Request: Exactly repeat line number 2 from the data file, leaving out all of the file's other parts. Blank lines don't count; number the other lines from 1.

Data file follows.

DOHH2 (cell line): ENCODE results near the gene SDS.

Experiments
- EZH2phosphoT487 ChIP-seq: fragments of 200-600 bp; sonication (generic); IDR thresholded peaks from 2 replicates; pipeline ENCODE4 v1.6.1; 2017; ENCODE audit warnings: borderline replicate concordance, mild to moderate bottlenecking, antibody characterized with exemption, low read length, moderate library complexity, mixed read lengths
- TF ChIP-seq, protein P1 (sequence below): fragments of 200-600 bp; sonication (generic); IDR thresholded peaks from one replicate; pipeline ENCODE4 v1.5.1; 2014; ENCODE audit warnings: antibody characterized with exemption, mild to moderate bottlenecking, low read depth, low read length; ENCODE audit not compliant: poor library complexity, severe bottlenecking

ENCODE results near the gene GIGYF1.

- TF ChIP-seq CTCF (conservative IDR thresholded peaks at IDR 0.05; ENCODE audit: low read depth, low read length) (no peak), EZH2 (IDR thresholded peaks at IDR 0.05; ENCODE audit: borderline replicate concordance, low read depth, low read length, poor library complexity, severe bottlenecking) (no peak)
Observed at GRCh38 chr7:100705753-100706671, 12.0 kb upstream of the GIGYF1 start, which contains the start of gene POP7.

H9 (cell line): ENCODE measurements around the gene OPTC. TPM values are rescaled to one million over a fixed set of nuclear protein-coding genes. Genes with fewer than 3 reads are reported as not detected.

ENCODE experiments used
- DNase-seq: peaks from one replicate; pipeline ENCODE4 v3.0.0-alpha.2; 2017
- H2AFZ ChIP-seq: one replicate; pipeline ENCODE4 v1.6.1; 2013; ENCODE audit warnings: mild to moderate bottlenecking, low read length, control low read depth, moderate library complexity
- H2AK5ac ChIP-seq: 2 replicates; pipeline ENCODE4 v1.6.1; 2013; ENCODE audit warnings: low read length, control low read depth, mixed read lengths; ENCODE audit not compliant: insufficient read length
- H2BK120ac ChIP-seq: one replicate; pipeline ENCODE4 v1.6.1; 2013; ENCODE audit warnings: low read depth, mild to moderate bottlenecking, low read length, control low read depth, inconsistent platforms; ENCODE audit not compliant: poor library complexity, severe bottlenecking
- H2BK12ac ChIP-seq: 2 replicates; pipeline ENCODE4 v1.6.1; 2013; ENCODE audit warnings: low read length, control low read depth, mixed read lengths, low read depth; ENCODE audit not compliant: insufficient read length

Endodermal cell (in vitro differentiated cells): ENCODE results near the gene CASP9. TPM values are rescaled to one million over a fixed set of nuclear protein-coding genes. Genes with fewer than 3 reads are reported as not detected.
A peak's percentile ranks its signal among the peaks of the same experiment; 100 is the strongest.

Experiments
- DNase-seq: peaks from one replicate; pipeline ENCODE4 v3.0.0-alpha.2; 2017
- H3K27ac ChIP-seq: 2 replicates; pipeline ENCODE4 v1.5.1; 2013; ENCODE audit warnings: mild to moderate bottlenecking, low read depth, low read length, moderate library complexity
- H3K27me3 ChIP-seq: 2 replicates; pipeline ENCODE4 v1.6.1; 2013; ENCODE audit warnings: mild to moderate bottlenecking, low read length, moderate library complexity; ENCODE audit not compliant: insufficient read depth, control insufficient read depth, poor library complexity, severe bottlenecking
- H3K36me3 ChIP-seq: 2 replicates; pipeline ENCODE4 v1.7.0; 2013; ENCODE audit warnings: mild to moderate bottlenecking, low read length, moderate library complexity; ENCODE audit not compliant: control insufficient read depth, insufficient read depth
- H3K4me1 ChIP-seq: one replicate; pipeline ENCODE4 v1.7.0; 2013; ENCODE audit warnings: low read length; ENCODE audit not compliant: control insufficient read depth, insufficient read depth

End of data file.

Experiments